Student Gloria Emmanuel (center) speaks for many South Sudanese who claim Sudan, and its president, Omar Hassan Al Bashir, have declared war on the South.[Ofeibea Quist-Arcton/NPR]
KHARTOUM, May 3 -- "The Sudanese government will commit to what has been mentioned in the resolution regarding the cessation of hostilities with South Sudan," said the Ministry of Foreign Affairs in a statement, a copy of which was obtained by Xinhua.
However, the statement reiterated that Sudan maintains the right to respond to any aggression targeting its lands.
"Under the repeated attacks and aggressions which have been launched by South Sudan's army against the Sudanese territories until today, the Sudanese Armed Forces will find themselves forced to exercise the right of self-defense," the statement said.
The statement further noted that South Sudan is still continuing its aggression against the Sudanese territories in the areas of "Um Dafouq, Taloudy and Samaha" in addition to occupying disputed areas, in this case "Kafia Kanji and Kafia Debi," not to mention its threat to attack Heglig once again.
The statement expressed the Sudanese government's hope that the South would commit to a full cessation of hostilities and withdrawal of its forces from the disputed areas so that the Sudanese army would not be forced to exercise the right of self- defense.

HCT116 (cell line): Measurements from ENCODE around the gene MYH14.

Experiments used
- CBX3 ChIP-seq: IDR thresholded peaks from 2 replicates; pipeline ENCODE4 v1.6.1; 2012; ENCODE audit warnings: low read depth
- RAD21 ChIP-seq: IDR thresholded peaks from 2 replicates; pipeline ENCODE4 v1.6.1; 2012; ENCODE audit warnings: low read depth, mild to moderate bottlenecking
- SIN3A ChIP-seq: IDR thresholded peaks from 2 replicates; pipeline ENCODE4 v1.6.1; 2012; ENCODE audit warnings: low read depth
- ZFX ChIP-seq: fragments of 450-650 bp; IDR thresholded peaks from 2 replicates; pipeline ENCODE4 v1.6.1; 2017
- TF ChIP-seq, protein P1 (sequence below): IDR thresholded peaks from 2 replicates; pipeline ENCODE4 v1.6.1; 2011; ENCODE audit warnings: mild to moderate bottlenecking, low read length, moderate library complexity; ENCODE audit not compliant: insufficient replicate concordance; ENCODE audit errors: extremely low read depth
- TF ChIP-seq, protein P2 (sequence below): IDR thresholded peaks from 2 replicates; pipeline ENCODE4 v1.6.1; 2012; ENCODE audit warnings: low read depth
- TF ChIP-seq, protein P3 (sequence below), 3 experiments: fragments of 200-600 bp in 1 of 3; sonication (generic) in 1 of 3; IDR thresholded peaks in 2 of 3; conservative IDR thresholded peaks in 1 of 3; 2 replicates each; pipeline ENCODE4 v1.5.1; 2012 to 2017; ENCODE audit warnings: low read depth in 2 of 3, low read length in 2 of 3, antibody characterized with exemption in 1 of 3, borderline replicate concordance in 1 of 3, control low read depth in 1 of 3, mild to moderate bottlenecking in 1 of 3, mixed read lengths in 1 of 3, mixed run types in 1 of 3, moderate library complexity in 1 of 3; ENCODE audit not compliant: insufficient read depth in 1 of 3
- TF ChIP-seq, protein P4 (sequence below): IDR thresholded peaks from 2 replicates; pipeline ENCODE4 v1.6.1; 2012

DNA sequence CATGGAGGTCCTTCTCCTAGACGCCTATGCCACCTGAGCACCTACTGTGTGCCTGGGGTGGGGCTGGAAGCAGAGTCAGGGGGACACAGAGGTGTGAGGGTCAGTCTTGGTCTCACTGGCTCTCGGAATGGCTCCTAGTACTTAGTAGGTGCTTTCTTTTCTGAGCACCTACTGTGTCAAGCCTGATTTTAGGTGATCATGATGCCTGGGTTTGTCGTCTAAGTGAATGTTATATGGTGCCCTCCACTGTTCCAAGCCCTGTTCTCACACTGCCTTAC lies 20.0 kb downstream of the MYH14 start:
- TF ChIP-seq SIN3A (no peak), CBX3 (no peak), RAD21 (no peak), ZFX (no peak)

The UNSC on Wednesday asked Sudan and South Sudan to immediately halt all hostilities and withdraw their armies without conditions
In a resolution that was unanimously approved by its members, the UNSC said that Sudan and South Sudan should "immediately cease all hostilities, including aerial bombardments, with the parties formally conveying their commitment in this respect to the chief of the African Union commission and the president of the Security Council no later than 48 hours from the adoption of this resolution."
The resolution further asked Sudan and South Sudan to “unconditionally withdraw all of their armed forces to their side of the border, in accordance with previously adopted agreements."
The UNSC on Tuesday started the discussion of the resolution, which was proposed by the United States with the aim to support the demands of the African Union.
The African Union Peace and Security Council on Tuesday issued a resolution, asking the UNSC to support its demands for Sudan and South Sudan to stop hostilities within 48 hours, resume negotiations within two weeks and complete the peace agreement in three months.
On April 10, South Sudan army advanced to disputed Heglig and took control the oil-rich town, which heightened tensions between the two neighbors and prompted world-wide condemnation.
However, on April 20, the Sudanese army managed to regain Heglig, where Sudan's biggest oil fields are located, after bloody confrontations with South Sudan's army.